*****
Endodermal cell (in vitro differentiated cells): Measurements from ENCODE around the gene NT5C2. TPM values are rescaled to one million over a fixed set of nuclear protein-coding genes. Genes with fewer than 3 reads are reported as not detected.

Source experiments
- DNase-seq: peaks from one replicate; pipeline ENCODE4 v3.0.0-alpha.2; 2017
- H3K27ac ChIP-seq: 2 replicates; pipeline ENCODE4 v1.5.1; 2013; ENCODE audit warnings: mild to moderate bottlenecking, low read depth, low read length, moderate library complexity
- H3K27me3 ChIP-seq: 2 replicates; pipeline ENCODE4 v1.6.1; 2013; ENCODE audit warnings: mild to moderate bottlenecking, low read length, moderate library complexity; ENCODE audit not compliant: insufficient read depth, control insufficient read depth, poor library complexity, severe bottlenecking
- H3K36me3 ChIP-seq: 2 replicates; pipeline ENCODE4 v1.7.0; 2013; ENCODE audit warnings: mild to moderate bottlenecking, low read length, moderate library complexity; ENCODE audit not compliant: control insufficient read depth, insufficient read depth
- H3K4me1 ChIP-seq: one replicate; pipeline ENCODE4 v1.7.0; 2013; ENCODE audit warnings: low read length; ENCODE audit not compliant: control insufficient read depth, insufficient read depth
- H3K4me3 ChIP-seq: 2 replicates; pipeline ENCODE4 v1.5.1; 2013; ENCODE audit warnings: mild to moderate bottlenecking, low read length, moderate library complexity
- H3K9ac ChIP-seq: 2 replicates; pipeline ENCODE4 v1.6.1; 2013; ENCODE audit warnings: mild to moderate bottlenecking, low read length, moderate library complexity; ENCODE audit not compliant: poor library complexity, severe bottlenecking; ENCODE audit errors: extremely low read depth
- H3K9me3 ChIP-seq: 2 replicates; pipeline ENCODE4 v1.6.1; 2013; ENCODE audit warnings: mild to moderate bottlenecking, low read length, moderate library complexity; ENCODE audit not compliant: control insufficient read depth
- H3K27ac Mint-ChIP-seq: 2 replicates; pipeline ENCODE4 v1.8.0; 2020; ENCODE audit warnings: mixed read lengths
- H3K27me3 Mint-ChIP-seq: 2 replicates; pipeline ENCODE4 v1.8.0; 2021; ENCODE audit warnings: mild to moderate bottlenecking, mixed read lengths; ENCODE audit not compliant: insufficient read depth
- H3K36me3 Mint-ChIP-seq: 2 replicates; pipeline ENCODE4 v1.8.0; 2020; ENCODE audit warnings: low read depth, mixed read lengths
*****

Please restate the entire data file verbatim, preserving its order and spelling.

Endodermal cell (in vitro differentiated cells): Measurements from ENCODE around the gene NT5C2. TPM values are rescaled to one million over a fixed set of nuclear protein-coding genes. Genes with fewer than 3 reads are reported as not detected.

Source experiments
- DNase-seq: peaks from one replicate; pipeline ENCODE4 v3.0.0-alpha.2; 2017
- H3K27ac ChIP-seq: 2 replicates; pipeline ENCODE4 v1.5.1; 2013; ENCODE audit warnings: mild to moderate bottlenecking, low read depth, low read length, moderate library complexity
- H3K27me3 ChIP-seq: 2 replicates; pipeline ENCODE4 v1.6.1; 2013; ENCODE audit warnings: mild to moderate bottlenecking, low read length, moderate library complexity; ENCODE audit not compliant: insufficient read depth, control insufficient read depth, poor library complexity, severe bottlenecking
- H3K36me3 ChIP-seq: 2 replicates; pipeline ENCODE4 v1.7.0; 2013; ENCODE audit warnings: mild to moderate bottlenecking, low read length, moderate library complexity; ENCODE audit not compliant: control insufficient read depth, insufficient read depth
- H3K4me1 ChIP-seq: one replicate; pipeline ENCODE4 v1.7.0; 2013; ENCODE audit warnings: low read length; ENCODE audit not compliant: control insufficient read depth, insufficient read depth
- H3K4me3 ChIP-seq: 2 replicates; pipeline ENCODE4 v1.5.1; 2013; ENCODE audit warnings: mild to moderate bottlenecking, low read length, moderate library complexity
- H3K9ac ChIP-seq: 2 replicates; pipeline ENCODE4 v1.6.1; 2013; ENCODE audit warnings: mild to moderate bottlenecking, low read length, moderate library complexity; ENCODE audit not compliant: poor library complexity, severe bottlenecking; ENCODE audit errors: extremely low read depth
- H3K9me3 ChIP-seq: 2 replicates; pipeline ENCODE4 v1.6.1; 2013; ENCODE audit warnings: mild to moderate bottlenecking, low read length, moderate library complexity; ENCODE audit not compliant: control insufficient read depth
- H3K27ac Mint-ChIP-seq: 2 replicates; pipeline ENCODE4 v1.8.0; 2020; ENCODE audit warnings: mixed read lengths
- H3K27me3 Mint-ChIP-seq: 2 replicates; pipeline ENCODE4 v1.8.0; 2021; ENCODE audit warnings: mild to moderate bottlenecking, mixed read lengths; ENCODE audit not compliant: insufficient read depth
- H3K36me3 Mint-ChIP-seq: 2 replicates; pipeline ENCODE4 v1.8.0; 2020; ENCODE audit warnings: low read depth, mixed read lengths